What GAO Found
Based on discussions with stakeholders and GAO’s past work, reducing federal exposure and improving resilience to flooding will require comprehensive reform of the National Flood Insurance Program (NFIP) that will need to include potential actions in six key areas (see figure below). Comprehensive reform will be essential to help balance competing programmatic goals, such as keeping flood insurance affordable while keeping the program fiscally solvent. Taking actions in isolation may create challenges for some property owners (for example, by reducing the affordability of NFIP policies) and therefore these consequences also will need to be considered. Some of the potential reform options also could be challenging to start or complete, and could face resistance, because they could create new costs for the federal government, the private sector, or property owners. Nevertheless, GAO’s work suggests that taking actions on multiple fronts represents the best opportunity to help address the spectrum of challenges confronting NFIP.
Six Areas That Constitute Comprehensive Flood Insurance Reform
Through its work, GAO identified the following interrelationships and potential benefits and challenges associated with potential actions that could be taken to reform NFIP in the six areas:
- Outstanding debt. The Federal Emergency Management Agency (FEMA), which administers NFIP, owed $24.6 billion as of March 2017 to the Department of the Treasury (Treasury) for money borrowed to pay claims and other expenses, including $1.6 billion borrowed following a series of floods in 2016. FEMA is unlikely to collect enough in premiums to repay this debt. Eliminating the debt could reduce the need to raise rates to pay interest and principal on existing debt. However, additional premiums still would be needed to reduce the likelihood of future borrowing in the long term. Raising premium rates could create affordability issues for some property owners and discourage them from purchasing flood insurance, and would require other potential actions to help mitigate these challenges.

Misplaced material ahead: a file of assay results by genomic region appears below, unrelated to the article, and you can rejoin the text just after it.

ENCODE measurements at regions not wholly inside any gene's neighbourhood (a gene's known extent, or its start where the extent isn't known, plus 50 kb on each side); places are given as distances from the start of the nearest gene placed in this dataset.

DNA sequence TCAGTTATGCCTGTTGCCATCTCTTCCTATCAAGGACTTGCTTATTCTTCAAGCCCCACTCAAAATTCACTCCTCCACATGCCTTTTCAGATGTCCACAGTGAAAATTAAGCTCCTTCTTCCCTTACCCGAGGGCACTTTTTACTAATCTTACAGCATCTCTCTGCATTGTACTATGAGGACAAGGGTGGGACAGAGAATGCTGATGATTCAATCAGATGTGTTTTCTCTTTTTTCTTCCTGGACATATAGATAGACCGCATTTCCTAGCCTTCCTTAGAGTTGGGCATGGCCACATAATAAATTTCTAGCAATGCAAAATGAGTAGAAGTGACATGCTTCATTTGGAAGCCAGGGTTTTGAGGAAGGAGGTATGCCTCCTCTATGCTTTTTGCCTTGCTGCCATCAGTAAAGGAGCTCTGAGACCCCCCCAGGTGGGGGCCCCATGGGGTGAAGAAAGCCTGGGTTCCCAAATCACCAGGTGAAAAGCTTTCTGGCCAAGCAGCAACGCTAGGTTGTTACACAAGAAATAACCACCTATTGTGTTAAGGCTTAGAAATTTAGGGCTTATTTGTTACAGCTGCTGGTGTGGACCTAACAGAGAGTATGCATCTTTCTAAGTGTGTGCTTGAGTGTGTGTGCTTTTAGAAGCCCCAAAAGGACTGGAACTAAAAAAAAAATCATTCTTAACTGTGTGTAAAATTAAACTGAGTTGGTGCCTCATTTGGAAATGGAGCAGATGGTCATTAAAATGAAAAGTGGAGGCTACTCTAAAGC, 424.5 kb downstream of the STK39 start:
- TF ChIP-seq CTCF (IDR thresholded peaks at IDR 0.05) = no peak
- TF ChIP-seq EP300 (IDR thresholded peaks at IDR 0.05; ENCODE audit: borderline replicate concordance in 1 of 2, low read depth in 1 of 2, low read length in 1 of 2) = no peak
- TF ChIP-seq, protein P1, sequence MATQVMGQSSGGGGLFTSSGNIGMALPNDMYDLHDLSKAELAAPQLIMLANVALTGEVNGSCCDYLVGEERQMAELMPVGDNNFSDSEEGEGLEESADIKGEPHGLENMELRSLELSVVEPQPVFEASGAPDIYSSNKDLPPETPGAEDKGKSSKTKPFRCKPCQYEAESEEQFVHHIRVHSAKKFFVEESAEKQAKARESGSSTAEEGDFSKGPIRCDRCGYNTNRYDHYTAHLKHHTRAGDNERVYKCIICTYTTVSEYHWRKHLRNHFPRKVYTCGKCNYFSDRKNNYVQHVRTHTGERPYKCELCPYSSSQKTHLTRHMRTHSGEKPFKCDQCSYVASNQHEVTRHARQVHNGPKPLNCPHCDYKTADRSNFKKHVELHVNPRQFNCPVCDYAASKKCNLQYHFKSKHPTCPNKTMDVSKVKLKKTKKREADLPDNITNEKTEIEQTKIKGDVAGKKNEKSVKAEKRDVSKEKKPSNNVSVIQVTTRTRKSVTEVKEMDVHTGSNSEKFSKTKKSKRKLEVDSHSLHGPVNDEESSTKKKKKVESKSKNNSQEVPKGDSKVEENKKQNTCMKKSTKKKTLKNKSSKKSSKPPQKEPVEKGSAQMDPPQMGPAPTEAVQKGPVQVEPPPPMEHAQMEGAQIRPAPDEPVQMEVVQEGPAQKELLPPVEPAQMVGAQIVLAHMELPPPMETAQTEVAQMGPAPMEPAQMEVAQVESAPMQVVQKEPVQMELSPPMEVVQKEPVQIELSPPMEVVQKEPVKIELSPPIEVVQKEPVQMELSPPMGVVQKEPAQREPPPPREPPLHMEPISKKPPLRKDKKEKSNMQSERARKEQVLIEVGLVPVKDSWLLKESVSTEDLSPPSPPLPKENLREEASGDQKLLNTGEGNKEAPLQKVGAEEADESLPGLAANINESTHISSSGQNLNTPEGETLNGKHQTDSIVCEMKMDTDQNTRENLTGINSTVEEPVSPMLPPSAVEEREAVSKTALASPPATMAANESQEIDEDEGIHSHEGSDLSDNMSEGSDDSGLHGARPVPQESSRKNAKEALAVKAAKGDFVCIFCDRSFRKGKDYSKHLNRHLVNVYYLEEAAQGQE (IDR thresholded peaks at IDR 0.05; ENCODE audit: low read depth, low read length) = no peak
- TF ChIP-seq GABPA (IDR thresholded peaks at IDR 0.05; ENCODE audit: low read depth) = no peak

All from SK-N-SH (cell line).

- Premium rates. NFIP premiums do not reflect the full risk of loss, which increases the federal fiscal exposure created by the program, obscures that exposure from Congress and taxpayers, contributes to policyholder misperception of flood risk (they may not fully understand the risk of flooding), and discourages private insurers from selling flood insurance (they cannot compete on rates). Eliminating rate subsidies by requiring all rates to reflect the full risk of loss would address an underlying cause of NFIP’s debt and minimize federal fiscal exposure. It also would improve policyholder understanding of flood risk and encourage private-sector involvement. However, raising rates makes policies less affordable and could reduce consumer participation. The decreases in affordability could be offset by other actions such as providing means-based assistance.
- Affordability. Addressing the affordability issues that some consumers currently face, or might face if premium rates were raised, could help ensure more consumers purchase insurance to protect themselves from flood losses. GAO previously recommended that any affordability assistance should be funded with a federal appropriation (rather than through discounted premiums) and should be means-tested. Means-testing the assistance could help control potential costs to the federal government, and funding with an appropriation would increase transparency of the federal fiscal exposure to Congress. Many industry and nonindustry stakeholders with whom GAO spoke said affordability assistance should focus on helping to pay for mitigation—such as elevating buildings—because mitigation permanently reduces flood risk (thus reducing premium rates). Mitigation efforts can have high up-front costs, and may not be feasible in all cases, but many stakeholders suggested that federal loans could be used to spread consumer costs over time.